Everything You Need to Know About Hurricane Season
The 2021 Atlantic hurricane season is predicted to be busy—here's how to prepare.
According to the National Oceanic and Atmospheric Administration (NOAA), the 2021 Atlantic hurricane season is expected to be a busy one. Experts predict that there is a 60 percent chance of an above-normal number of storms during hurricane season 2021, but it isn't expected to be as active as the historic 2020 hurricane season. There are expected to be as many as 13 to 20 named storms this year, of which three to five could be major hurricanes. Preparing your home and family in advance and having an emergency plan is the best way to stay safe this hurricane season.
To start the process, check the list below for all of the food, first aid, and tools you should keep on hand. Then read on to learn more about hurricanes, the difference between a hurricane watch and a hurricane warning, and how you can stay ahead of the storm to keep your family safe.
1 What is a hurricane?
It’s important to understand that a hurricane is a distinct weather event from just a regular storm.
As the National Oceanic and Atmospheric Association (NOAA) explained, hurricanes first start out as a tropical cyclone, which is “a rotating low-pressure weather system that has organized thunderstorms but no fronts (a boundary separating two air masses of different densities).” Not all cyclones turn into hurricanes. However, tropical cyclones that come with maximum sustained surface winds of less than 39 miles per hour (mph) move into a category called tropical depressions. Then, those with maximum sustained winds of 39 mph or higher are called tropical storms. And when the storm’s maximum sustained winds reach 74 mph, it then becomes an official hurricane.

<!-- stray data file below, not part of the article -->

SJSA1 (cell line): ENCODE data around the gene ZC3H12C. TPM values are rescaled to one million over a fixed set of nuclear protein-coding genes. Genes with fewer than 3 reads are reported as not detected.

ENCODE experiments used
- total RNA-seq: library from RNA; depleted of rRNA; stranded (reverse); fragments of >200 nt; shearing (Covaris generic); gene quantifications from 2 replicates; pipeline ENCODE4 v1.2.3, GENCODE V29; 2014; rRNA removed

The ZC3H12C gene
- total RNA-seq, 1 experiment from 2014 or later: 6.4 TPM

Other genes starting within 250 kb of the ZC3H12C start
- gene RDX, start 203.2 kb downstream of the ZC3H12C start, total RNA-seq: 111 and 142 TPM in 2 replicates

3 How are hurricanes measured?
Each storm is measured on the Saffir-Simpson Hurricane Wind Scale, which gives the storm a one to five rating. That rating is based on a hurricane's maximum sustained winds. For example, a category one storm has sustained winds of 74 to 95 mph. A category one storm can produce some damage, including structural damage to rooftops and trees.
A category five storm, however, comes with sustained winds of 157 mph or higher. It will produce catastrophic damage. For reference, Hurricane Katrina was a category five storm when it struck New Orleans in 2005.
4 What’s the difference between a hurricane watch and a hurricane warning?
As NOAA explains that a hurricane warning means hurricane conditions are expected to hit your area. These warnings are typically issued 36 hours in advance. A hurricane watch means these conditions could possibly hit your area. Hurricane watches are typically issued 48 hours in advance.
5 When is hurricane season?
The official "Hurricane Season" begins on June 1 and ends on November 30, according to NOAA's National Hurricane Center. But, that doesn’t mean hurricanes can’t happen before or after those dates. NOAA explained that on average, hurricanes occur 12 times a year in the Atlantic basin.
6 How to prepare for a hurricane:
If you can ride out the storm, the National Hurricane Survival Initiative suggests the following hurricane prep list:
- Water (at least two quarts of bottled water per person per day)
- Food (a three-day supply per person of nonperishable food should do)
- First-aid kit (band-aids, gauze, prescription, and non-prescription drugs)
- Tools (mess kits, pliers, storage containers, batteries)
- Clothing (a few clean pairs of underwear, socks, and warm items)
- Entertainment (board games and books)
- Radio (to stay informed if the power goes out)
- Pet needs (food, their own water, and bedding)
For more information on preparing for and staying safe during the hurricane season check out the National Hurricane Center and follow all the rules and advice of first responders.